There is a malaise at the heart of the criminal justice system, Richard Garside writes. It's harsher, more punitive and more dehumanising than ever.
Richard Garside argues that it is too early to tell whether the economic depression in the UK will result in higher levels of violence. But the early signs on domestic and acquaintance violence don't look good.
This is a copy of a speech presented by Richard Garside during a debate at an event organised by Cambridge University Student's Union on Thursday 2 March 2006.
Richard Garside examines the Crime Survey for England and Wales. He argues that to make sense of recent trends it is important to look at individual crime types rather than just the overall figure.
This is the transcript of a paper presented by Richard Garside to a Crime and Society Foundation roundtable discussion on 7 June 2005
Richard Garside reviewed David G. Green, Emma Grove and Nadia A. Martin, Crime and Civil Society: Can we become a more law-abiding people? (London: Civitas, February 2005) and Michael Jacobson, Downsizing Prisons: How to Reduce Crime and End Mass Incarceration (New York and London: New York University Press, January 2005) for Prison Service Journal, October 2005, Issue 161.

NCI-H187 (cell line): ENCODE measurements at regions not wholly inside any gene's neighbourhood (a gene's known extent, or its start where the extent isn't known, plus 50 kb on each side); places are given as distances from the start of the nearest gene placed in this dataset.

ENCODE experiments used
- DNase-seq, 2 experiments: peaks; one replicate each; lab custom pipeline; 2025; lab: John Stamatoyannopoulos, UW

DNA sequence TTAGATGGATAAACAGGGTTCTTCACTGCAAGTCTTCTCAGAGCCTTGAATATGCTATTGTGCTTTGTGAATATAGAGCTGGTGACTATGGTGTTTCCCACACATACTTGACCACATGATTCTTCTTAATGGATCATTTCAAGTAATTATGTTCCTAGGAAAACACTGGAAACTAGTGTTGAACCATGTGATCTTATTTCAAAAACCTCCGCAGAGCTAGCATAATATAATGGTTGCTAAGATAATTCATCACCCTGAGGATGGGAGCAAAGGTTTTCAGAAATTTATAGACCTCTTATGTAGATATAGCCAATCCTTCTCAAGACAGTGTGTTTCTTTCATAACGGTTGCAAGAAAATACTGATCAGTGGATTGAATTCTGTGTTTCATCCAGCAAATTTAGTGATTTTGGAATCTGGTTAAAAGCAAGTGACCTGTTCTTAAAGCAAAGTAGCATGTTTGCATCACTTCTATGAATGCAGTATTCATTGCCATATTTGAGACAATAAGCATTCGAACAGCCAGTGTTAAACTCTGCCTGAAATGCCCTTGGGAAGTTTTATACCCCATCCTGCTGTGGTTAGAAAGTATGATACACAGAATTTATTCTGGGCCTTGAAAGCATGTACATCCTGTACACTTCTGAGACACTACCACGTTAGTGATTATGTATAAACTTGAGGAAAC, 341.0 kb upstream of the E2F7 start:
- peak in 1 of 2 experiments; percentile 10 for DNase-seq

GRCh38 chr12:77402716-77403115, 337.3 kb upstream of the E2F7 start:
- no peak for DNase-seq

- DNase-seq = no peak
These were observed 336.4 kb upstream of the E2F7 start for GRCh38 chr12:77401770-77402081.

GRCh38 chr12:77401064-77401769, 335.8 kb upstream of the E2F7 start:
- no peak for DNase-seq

Richard Garside argues in The Guardian that the narrow focus on the 'crime problem' is preventing policy makers from considering the totality of ways in which the lived experience of far too many British people is materially hard, stressful and dangerous.
This article was first published in the March 2008 issue of the Barrister Magazine.
Richard Garside discusses Prison Minister Crispin Blunt's latest speech on the rehabilitation revolution and asks whether results really are the only thing that matter.